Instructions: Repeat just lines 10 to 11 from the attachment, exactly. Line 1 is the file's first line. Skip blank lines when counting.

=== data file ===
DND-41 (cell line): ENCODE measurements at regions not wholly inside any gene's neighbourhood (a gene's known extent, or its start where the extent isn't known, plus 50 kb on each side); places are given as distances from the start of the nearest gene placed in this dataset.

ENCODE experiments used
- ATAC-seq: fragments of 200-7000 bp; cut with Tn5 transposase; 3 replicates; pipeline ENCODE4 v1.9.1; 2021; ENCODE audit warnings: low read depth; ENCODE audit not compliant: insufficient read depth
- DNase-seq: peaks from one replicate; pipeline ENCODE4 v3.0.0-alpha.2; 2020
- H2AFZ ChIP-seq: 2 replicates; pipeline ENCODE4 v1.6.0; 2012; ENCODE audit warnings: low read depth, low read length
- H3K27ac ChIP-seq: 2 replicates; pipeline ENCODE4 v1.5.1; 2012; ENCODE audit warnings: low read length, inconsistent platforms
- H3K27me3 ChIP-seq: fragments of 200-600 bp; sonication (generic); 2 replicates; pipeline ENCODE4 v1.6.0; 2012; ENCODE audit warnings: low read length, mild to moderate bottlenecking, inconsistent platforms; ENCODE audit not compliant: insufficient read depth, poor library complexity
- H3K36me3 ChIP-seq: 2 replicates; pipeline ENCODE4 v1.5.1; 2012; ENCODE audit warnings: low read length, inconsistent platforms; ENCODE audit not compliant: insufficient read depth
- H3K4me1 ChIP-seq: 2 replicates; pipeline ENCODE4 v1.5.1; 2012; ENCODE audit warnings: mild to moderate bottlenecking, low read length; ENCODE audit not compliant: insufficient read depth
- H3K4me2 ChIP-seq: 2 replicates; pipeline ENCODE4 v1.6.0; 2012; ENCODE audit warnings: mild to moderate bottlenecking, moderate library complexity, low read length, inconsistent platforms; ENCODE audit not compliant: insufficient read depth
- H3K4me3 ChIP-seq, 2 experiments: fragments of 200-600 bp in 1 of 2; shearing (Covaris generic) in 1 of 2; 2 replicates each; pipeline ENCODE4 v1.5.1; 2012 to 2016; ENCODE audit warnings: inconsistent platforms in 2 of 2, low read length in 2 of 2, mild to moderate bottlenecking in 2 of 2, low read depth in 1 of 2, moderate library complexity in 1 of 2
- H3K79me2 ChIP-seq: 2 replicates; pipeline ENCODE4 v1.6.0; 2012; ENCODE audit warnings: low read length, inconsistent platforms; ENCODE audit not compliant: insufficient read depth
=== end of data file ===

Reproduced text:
- H3K4me2 ChIP-seq: 2 replicates; pipeline ENCODE4 v1.6.0; 2012; ENCODE audit warnings: mild to moderate bottlenecking, moderate library complexity, low read length, inconsistent platforms; ENCODE audit not compliant: insufficient read depth
- H3K4me3 ChIP-seq, 2 experiments: fragments of 200-600 bp in 1 of 2; shearing (Covaris generic) in 1 of 2; 2 replicates each; pipeline ENCODE4 v1.5.1; 2012 to 2016; ENCODE audit warnings: inconsistent platforms in 2 of 2, low read length in 2 of 2, mild to moderate bottlenecking in 2 of 2, low read depth in 1 of 2, moderate library complexity in 1 of 2